Tip #8 Attend DELF preparation courses.

Many French language learning institutes offer DELF preparation courses. These courses typically last for a couple of weeks and are almost always held close to the date of the exam. To participate in some of these courses, you can register for them at the nearest Alliance Française in your city. These institutes also teach French outside of just DELF-DALF preparation, so enrolling in a French language course that corresponds to your level also helps.

Tip #9: Memorise key words and phrases.

Memorising words and phrases is the key to acing the writing and speaking parts of the exam. Create a list of important words and phrases (including greetings and connectors) that you will use in the test. You can find these words in most DELF preparation guides. Using a spaced-repetition system like Anki (which I have covered how to use in this article) will help you better retain these words and phrases so that you don’t forget them during the exam.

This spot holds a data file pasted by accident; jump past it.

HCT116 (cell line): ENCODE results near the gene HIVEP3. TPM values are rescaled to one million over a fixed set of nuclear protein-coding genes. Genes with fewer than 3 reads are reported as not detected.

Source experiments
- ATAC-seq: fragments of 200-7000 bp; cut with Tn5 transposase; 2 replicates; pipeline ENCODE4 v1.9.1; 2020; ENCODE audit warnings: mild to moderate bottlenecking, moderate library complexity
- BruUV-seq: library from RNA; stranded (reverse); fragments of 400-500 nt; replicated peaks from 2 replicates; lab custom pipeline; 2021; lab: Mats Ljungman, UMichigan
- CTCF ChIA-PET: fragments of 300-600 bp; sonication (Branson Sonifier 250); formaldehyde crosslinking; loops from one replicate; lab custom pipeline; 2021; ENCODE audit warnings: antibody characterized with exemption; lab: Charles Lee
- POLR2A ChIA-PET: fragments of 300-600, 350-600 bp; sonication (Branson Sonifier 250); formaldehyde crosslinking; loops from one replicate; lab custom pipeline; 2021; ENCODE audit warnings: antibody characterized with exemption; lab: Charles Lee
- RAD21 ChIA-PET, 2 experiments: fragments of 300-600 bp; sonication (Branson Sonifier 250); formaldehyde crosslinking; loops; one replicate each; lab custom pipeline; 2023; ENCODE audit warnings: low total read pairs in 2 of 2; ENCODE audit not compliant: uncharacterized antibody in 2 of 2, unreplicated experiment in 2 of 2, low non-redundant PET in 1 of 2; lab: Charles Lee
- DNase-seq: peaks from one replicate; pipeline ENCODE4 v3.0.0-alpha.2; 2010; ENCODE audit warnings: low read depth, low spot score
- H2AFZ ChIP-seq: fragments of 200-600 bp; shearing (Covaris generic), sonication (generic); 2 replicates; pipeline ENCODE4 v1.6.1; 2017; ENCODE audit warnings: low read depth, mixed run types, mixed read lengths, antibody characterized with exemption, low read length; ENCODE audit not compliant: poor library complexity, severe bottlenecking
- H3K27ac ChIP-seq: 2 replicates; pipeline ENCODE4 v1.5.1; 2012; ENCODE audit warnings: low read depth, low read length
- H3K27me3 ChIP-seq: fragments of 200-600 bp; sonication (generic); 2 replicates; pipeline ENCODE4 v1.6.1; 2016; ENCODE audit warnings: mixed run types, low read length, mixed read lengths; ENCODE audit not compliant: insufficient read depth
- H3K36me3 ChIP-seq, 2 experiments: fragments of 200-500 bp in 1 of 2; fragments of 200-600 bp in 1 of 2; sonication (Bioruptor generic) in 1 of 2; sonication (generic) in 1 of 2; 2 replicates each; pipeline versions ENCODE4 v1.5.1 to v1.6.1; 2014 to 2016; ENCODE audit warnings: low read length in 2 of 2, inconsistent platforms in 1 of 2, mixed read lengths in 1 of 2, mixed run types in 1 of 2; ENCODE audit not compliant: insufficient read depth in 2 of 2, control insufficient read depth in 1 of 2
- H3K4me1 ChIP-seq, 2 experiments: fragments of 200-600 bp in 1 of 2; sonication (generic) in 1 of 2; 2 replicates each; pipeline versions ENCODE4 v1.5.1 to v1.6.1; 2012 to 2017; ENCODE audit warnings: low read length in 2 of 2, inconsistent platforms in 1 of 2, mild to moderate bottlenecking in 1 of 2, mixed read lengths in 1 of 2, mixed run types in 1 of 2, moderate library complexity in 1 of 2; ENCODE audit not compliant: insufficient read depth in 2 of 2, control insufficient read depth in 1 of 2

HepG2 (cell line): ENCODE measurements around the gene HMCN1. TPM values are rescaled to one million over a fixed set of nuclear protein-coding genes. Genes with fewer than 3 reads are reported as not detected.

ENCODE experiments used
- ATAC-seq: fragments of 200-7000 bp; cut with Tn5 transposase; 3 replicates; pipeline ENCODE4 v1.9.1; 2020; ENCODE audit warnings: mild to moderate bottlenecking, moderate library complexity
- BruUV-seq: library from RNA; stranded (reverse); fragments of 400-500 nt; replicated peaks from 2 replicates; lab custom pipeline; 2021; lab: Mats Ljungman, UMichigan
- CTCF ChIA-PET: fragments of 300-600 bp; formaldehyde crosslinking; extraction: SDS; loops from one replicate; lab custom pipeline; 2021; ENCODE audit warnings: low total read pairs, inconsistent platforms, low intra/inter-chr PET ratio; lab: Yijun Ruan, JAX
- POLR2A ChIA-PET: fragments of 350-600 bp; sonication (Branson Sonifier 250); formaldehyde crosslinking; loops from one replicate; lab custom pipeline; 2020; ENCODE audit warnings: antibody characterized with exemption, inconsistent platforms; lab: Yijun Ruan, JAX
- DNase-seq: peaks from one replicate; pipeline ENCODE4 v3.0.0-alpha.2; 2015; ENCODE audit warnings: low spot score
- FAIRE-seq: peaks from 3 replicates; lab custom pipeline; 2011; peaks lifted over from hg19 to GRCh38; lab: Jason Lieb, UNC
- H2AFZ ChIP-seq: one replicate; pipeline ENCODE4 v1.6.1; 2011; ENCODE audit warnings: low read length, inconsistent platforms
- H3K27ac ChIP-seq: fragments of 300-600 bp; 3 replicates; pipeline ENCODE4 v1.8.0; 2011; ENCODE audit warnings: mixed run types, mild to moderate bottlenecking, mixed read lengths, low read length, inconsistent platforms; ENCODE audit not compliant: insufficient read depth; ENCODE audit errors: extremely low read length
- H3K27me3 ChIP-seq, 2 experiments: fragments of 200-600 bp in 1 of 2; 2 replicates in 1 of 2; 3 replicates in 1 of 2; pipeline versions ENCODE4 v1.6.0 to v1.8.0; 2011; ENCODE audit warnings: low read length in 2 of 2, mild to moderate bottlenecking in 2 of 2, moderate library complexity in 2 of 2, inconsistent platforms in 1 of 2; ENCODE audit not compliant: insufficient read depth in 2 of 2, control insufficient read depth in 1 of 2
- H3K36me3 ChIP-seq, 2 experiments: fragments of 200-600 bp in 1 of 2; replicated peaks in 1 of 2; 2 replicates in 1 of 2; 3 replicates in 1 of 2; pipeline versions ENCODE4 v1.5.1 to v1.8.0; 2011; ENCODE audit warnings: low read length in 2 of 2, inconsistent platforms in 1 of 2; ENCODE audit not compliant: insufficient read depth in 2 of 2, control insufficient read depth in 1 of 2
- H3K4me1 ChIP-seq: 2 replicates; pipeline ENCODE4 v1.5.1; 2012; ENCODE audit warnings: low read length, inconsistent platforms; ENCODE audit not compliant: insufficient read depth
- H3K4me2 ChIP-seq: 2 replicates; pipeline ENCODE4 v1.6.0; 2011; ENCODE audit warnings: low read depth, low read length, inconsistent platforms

Tip #10: Follow the rules and regulations of the test.

On test day, you are required to bring a blue or black pen to take the exam (other pen colours are not allowed). You may also bring a pencil and an eraser. However, your final answer must be written in pen, otherwise your exam will not be corrected. Dictionaries are not allowed for any of the DELF exams. A monolingual (French-French) dictionary is allowed for the oral production section of the DALF C1 exam and all the sections of the DALF C2. Any form of malpractice, including but not limited to cheating, talking to other candidates, using a dictionary when not permitted to, and so on, will result in you failing the test. You will be ineligible to sit for a DELF-DALF exam for 5 years if you are caught doing so.

Remember that the DELF-DALF exam is not the end of the world. Failing the test or doing badly on it does not mean that your French language skills are bad. Even if you end up not doing well, the journey you have taken to prepare for the test would have greatly improved your French language abilities and given you a goal to achieve. If you have prepared well and followed all the tips in this article, you can be sure that you will have nothing to worry about come test day.

Bonne chance et bonne préparation !